Burnt Ends are one of the tastiest things I've made on my smoker. They typically are made using the point of a brisket, or pork belly. I like both of those versions, but for some people, the fat content makes the burnt ends a little too rich. These pork shoulder burnt ends give you all the bark and flavor that traditional burnt ends provide, with a leaner distribution vehicle.
Pork Shoulder Burnt Ends Recipe
There are a few things you'll need to make pork shoulder burnt ends.
- Bone-In Pork Shoulder - This recipe is perfect for those smaller pork shoulders that are 6-8 pounds.
- Apple Juice - To keep the pork shoulder burnt ends moist while they smoke.
- BBQ Rub - I used about 4 tablespoons of rub for this recipe. I used a mix of 2 tablespoons of Coldfire Kev's American Ghost Dance Rub, and 2 tablespoons of my pork and poultry rub.
- BBQ Sauce - You'll need about a half cup of barbecue sauce for this recipe. Pick your favorite, I used a local Idaho sauce called Chiver's.
- Honey - Nothing fancy here. You'll need 2 tbsp of honey.
Spicy Burnt Ends
In the list above I referenced the American Ghost Dance rub. I've had this rub on hand for a while now and decided this would be a great place to showcase the spicy and sweet profile this rub brings. The rub is super tasty, with a strong ghost pepper bite, and a strawberry sweetness on the back end. It's great in small amounts. If you love spice, give it a try.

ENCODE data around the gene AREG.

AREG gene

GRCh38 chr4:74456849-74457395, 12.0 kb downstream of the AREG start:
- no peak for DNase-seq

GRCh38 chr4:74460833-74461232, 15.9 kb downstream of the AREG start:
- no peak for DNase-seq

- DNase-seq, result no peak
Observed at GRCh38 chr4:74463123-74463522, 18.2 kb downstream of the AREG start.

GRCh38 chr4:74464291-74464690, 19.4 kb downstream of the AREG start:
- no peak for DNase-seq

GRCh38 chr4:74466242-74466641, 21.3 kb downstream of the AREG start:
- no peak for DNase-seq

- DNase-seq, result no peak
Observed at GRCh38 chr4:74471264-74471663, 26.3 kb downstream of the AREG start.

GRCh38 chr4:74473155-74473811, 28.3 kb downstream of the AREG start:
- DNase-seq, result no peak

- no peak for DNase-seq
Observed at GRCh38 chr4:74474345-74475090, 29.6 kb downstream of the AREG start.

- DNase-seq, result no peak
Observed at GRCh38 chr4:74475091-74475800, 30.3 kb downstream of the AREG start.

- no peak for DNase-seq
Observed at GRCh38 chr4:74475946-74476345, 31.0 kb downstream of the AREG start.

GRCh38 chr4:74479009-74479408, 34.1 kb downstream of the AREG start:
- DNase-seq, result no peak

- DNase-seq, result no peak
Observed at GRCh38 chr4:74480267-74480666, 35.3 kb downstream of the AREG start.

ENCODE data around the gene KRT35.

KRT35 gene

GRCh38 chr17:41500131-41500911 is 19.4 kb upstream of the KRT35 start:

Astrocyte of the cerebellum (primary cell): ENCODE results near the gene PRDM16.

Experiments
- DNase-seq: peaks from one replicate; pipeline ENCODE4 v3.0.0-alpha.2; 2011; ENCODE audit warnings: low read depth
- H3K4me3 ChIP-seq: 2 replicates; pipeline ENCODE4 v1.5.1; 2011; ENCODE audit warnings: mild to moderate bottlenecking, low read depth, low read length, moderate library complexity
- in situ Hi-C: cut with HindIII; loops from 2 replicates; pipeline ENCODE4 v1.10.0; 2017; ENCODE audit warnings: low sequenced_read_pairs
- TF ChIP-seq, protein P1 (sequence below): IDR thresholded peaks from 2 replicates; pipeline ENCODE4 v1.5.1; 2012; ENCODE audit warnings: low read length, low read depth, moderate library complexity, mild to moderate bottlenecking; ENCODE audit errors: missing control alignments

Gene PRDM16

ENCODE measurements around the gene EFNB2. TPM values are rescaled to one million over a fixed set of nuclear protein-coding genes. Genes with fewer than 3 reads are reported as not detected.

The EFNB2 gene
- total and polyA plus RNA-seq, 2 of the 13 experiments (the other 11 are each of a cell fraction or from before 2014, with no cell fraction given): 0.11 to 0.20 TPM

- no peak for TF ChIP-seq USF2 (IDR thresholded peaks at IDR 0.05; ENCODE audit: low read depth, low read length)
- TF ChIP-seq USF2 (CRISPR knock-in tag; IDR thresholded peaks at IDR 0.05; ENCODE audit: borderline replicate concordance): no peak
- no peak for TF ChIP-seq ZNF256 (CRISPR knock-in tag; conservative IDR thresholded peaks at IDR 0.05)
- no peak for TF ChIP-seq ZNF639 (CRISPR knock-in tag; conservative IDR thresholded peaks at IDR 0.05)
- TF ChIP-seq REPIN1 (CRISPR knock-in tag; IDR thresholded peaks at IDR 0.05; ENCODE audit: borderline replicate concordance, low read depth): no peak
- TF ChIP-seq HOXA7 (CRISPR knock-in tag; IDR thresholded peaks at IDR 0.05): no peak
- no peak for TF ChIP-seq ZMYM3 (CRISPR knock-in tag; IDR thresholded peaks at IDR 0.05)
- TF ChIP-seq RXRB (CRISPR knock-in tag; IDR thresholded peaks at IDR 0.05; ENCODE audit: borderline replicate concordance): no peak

If spice isn't your thing, replace the 2 tablespoons of American Ghost Dance with my pork and poultry rub.
Pork Shoulder Burnt Ends Prep
You can use a bone in or boneless pork shoulder for this recipe. Cut the entire pork shoulder into one by one inch cubes. I did this by cutting the pork shoulder into large strips first, and then paring those strips down into chunks.
As I cut the chunks I trimmed away any loose pieces of fat, and then placed the chunks into a large disposable aluminum pan. After you've chunked up the pork shoulder, dust it with half of the barbecue rub, and then use tongs to toss.
Place each of the chunks of pork shoulder on a grill rack. Don't worry about spacing here. As the pork shoulder burnt ends smoke they will shrink. Save the aluminum pan. You will use it again.
Smoking Pork Shoulder Burnt Ends
Setup your smoker to cook using indirect heat at 275 degrees. You can use any wood you'd like, but I chose oak for this cook. When the smoker is up to temp place the grill rack inside, and let them smoke.